“It’s simple, really,” Mrs Pataki confided. “What we need to do is bring back Home Ec.”

An image immediately formed in my mind. An image nightmarish enough to make strong women weep. This image was worse even than the image that forms when I’m reminded of the Summer The Family Went Camping or the Day Mrs McClusky Can-Canned Down the Beach with a Transistor Pressed to One Ear. In this most horrific of images, I saw sewing machines and cutting boards and dress forms. I saw model kitchens, complete with stoves, sinks and Formica tables where six girls who were no longer speaking to each other were forced to eat together. This was the home economics room of my junior high school. I hated Home Ec. I hated Home Ec even more than I hated Gym, and I hated Gym as only someone who was always assigned to a team and never actually picked for one could. [I have to point out here that my hatred of Home Ed had nothing to do with my feelings for either sewing or cookery. I like them both. But I wanted to make intricate patchwork quilts, not A-line skirts; to make tacos and Paht Thai, not pancakes and macaroni and cheese.] I’d just as soon bring back Feudalism as Home Ec.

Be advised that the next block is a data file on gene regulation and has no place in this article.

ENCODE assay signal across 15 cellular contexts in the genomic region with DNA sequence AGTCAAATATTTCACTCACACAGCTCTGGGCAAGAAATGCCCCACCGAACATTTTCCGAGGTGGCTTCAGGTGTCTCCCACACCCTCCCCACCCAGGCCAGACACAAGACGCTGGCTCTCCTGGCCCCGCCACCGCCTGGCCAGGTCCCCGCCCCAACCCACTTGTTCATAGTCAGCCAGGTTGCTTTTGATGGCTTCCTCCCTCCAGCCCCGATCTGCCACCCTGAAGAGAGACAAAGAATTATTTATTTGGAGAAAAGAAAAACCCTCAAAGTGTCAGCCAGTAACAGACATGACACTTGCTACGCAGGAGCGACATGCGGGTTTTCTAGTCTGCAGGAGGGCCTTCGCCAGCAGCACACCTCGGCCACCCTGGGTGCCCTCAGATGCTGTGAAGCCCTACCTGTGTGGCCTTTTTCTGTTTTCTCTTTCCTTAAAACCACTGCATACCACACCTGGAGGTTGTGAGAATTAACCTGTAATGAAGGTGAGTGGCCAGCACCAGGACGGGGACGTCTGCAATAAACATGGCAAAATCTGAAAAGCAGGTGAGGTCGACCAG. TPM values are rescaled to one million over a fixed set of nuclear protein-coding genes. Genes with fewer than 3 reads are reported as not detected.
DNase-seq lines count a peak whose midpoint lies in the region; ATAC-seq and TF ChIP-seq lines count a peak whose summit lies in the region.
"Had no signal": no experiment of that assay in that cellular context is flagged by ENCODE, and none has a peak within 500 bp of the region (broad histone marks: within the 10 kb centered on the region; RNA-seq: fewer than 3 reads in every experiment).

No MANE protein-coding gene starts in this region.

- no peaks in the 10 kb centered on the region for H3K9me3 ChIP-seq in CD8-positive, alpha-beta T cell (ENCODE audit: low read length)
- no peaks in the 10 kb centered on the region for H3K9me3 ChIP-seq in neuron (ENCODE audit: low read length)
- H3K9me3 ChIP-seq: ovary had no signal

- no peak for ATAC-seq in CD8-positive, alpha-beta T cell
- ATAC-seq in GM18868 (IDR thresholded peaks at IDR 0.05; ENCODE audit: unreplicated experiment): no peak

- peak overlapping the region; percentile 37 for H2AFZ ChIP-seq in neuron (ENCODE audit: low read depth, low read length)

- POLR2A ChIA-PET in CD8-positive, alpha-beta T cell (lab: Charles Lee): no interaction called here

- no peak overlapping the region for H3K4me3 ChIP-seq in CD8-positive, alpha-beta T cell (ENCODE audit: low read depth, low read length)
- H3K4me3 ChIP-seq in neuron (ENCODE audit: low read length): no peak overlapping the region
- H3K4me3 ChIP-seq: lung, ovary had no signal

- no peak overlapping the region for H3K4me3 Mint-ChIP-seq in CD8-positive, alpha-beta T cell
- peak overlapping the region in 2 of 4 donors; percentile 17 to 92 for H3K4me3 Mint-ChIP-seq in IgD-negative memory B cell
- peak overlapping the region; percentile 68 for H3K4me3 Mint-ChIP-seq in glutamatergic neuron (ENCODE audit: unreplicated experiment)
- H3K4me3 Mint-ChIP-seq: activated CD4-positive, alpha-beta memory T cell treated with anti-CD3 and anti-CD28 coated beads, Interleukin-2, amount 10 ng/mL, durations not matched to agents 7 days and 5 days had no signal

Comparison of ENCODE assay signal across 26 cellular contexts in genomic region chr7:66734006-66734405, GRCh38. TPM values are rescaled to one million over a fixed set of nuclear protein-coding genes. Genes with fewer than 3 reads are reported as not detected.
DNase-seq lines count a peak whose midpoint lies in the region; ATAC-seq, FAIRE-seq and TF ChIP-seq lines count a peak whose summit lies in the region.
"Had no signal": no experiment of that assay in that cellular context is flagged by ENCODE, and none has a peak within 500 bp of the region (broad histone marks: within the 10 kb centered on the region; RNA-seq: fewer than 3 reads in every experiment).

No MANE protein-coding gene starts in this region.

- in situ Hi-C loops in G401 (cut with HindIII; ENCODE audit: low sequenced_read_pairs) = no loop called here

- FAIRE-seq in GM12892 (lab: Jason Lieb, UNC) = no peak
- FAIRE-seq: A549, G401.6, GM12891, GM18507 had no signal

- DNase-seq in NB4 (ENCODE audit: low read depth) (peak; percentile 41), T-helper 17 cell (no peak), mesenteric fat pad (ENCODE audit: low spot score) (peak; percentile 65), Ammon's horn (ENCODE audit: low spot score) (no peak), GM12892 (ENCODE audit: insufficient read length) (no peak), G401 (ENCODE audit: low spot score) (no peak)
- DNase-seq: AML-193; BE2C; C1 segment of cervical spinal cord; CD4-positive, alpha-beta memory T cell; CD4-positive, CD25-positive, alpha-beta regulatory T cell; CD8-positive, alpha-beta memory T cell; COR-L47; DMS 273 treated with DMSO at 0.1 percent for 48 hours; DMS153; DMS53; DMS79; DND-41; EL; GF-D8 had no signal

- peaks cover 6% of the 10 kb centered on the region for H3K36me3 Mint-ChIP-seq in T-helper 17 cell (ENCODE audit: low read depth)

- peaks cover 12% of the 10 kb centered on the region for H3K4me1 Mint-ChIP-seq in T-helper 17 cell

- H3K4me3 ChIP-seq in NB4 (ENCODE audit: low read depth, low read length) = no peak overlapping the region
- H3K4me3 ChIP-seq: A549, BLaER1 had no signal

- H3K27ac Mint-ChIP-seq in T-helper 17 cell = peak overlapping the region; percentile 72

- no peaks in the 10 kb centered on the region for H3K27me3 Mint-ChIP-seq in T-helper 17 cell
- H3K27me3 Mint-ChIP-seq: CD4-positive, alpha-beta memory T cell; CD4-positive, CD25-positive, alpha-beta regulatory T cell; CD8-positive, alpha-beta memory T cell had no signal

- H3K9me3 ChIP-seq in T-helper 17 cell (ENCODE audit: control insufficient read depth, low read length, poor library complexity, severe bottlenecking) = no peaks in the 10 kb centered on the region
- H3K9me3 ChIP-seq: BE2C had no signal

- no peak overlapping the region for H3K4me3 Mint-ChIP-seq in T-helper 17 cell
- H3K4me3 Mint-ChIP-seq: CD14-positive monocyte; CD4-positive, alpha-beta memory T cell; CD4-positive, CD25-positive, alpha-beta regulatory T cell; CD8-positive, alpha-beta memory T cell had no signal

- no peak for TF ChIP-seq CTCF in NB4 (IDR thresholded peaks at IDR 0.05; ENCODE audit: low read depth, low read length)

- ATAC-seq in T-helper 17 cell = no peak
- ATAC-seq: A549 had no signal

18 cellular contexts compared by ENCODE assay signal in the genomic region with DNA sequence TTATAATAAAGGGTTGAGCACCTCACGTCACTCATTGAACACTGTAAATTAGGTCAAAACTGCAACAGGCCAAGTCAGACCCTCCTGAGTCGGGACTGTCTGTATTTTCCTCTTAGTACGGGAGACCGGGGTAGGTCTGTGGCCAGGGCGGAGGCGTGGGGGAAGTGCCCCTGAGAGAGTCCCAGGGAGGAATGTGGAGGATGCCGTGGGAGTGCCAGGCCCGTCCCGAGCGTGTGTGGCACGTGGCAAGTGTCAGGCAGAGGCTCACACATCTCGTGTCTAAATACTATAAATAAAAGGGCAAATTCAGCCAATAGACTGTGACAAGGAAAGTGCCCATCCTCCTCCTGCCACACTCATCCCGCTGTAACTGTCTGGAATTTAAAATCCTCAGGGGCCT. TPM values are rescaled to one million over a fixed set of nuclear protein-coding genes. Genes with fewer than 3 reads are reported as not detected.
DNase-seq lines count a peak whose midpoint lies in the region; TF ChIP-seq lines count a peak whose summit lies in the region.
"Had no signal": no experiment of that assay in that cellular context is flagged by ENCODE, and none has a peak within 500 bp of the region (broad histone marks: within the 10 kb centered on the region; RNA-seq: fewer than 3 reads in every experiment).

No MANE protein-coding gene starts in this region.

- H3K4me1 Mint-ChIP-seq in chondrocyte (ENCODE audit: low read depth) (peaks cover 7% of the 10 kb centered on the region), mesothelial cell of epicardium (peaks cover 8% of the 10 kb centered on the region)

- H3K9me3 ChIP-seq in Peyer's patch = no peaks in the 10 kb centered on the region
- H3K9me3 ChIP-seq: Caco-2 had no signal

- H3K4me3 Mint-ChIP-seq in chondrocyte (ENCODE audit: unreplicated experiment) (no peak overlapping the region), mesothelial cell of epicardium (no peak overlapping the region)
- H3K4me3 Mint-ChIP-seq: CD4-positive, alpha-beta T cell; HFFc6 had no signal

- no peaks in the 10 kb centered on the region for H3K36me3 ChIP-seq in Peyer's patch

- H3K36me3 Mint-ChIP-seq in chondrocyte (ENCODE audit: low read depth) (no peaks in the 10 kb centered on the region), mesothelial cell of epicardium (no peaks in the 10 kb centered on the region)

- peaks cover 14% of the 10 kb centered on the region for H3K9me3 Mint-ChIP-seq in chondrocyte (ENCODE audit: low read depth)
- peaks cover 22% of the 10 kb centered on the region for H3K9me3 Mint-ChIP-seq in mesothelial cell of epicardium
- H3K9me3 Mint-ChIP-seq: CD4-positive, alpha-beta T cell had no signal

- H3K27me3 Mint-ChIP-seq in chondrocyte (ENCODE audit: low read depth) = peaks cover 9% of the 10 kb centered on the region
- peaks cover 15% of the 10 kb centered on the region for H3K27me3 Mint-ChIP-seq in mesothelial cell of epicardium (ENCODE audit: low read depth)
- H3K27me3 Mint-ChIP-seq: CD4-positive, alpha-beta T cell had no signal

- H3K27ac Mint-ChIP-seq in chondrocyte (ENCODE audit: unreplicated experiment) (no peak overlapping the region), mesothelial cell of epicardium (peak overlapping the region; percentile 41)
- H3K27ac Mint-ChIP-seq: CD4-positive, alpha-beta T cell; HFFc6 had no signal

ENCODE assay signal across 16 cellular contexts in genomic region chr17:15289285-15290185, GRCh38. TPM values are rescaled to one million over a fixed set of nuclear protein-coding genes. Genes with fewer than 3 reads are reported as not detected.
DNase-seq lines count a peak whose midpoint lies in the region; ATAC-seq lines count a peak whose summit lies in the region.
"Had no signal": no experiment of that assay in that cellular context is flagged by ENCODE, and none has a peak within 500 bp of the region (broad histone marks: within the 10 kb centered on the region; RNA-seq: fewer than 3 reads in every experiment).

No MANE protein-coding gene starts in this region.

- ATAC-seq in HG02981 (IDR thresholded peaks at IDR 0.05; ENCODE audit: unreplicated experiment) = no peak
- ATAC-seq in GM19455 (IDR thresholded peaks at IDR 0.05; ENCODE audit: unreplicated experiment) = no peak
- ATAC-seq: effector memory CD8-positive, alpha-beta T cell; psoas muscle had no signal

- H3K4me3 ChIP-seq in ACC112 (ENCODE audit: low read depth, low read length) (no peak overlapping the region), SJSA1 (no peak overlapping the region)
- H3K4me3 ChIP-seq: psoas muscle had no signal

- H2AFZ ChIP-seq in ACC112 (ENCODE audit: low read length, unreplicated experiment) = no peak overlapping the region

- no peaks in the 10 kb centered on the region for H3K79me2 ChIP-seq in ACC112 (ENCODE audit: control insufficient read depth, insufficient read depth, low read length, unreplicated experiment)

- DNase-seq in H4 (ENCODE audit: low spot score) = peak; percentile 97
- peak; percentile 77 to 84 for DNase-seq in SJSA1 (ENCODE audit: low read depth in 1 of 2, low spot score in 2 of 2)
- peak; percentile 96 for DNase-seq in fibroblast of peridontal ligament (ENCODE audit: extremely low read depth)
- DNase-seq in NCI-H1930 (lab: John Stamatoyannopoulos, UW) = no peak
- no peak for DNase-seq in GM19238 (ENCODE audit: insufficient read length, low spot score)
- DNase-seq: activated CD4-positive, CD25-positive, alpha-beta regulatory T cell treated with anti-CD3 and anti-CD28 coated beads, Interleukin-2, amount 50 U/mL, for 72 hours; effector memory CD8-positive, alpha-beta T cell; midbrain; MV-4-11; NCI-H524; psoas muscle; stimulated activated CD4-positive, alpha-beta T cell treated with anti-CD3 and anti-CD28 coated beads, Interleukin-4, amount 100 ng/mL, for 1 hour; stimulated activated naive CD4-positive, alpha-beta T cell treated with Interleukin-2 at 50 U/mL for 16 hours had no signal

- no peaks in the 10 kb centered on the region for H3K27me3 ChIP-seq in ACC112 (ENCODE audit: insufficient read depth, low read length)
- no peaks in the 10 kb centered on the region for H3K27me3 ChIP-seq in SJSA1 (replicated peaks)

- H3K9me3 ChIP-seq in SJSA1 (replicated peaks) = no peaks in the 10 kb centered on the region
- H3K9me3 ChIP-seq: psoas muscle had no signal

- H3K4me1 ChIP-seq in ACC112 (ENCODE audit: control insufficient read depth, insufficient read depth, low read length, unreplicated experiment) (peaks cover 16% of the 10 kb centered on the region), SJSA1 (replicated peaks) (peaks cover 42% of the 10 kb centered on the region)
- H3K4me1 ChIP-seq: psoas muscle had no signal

“Why on earth would you want to do that?” l squeaked.

“Because we live in a throw-away, ready-meals society, that’s why,” replied Mrs Pataki. “Home Ec taught useful skills. Skills we all need. Skills that could save one a lot of money and help the environment.”

“But not everyone’s good at Home Ec,” I argued. “Some people find it as big a challenge as climbing Mt Everest.” While wearing stilettos and a tutu.